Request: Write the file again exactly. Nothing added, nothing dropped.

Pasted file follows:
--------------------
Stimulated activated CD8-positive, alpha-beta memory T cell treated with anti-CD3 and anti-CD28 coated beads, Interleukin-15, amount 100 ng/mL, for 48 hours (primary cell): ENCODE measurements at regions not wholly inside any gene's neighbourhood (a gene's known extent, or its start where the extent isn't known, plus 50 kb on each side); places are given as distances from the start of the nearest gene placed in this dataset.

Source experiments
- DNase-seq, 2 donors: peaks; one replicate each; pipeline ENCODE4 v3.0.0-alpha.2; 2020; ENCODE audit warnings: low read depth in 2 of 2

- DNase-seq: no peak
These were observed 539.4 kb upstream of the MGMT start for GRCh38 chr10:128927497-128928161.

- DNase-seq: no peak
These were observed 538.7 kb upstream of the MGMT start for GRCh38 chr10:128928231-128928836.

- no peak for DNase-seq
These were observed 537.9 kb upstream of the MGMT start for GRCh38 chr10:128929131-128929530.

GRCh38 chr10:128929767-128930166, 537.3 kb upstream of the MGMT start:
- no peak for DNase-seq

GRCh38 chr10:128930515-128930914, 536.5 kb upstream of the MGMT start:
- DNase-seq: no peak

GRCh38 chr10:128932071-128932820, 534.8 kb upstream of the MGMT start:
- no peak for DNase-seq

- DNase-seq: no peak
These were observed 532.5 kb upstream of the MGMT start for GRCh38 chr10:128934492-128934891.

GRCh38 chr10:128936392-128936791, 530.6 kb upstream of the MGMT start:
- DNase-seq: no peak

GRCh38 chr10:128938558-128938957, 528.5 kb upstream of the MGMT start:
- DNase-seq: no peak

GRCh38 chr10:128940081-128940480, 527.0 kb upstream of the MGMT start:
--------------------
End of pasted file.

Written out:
Stimulated activated CD8-positive, alpha-beta memory T cell treated with anti-CD3 and anti-CD28 coated beads, Interleukin-15, amount 100 ng/mL, for 48 hours (primary cell): ENCODE measurements at regions not wholly inside any gene's neighbourhood (a gene's known extent, or its start where the extent isn't known, plus 50 kb on each side); places are given as distances from the start of the nearest gene placed in this dataset.

Source experiments
- DNase-seq, 2 donors: peaks; one replicate each; pipeline ENCODE4 v3.0.0-alpha.2; 2020; ENCODE audit warnings: low read depth in 2 of 2

- DNase-seq: no peak
These were observed 539.4 kb upstream of the MGMT start for GRCh38 chr10:128927497-128928161.

- DNase-seq: no peak
These were observed 538.7 kb upstream of the MGMT start for GRCh38 chr10:128928231-128928836.

- no peak for DNase-seq
These were observed 537.9 kb upstream of the MGMT start for GRCh38 chr10:128929131-128929530.

GRCh38 chr10:128929767-128930166, 537.3 kb upstream of the MGMT start:
- no peak for DNase-seq

GRCh38 chr10:128930515-128930914, 536.5 kb upstream of the MGMT start:
- DNase-seq: no peak

GRCh38 chr10:128932071-128932820, 534.8 kb upstream of the MGMT start:
- no peak for DNase-seq

- DNase-seq: no peak
These were observed 532.5 kb upstream of the MGMT start for GRCh38 chr10:128934492-128934891.

GRCh38 chr10:128936392-128936791, 530.6 kb upstream of the MGMT start:
- DNase-seq: no peak

GRCh38 chr10:128938558-128938957, 528.5 kb upstream of the MGMT start:
- DNase-seq: no peak

GRCh38 chr10:128940081-128940480, 527.0 kb upstream of the MGMT start: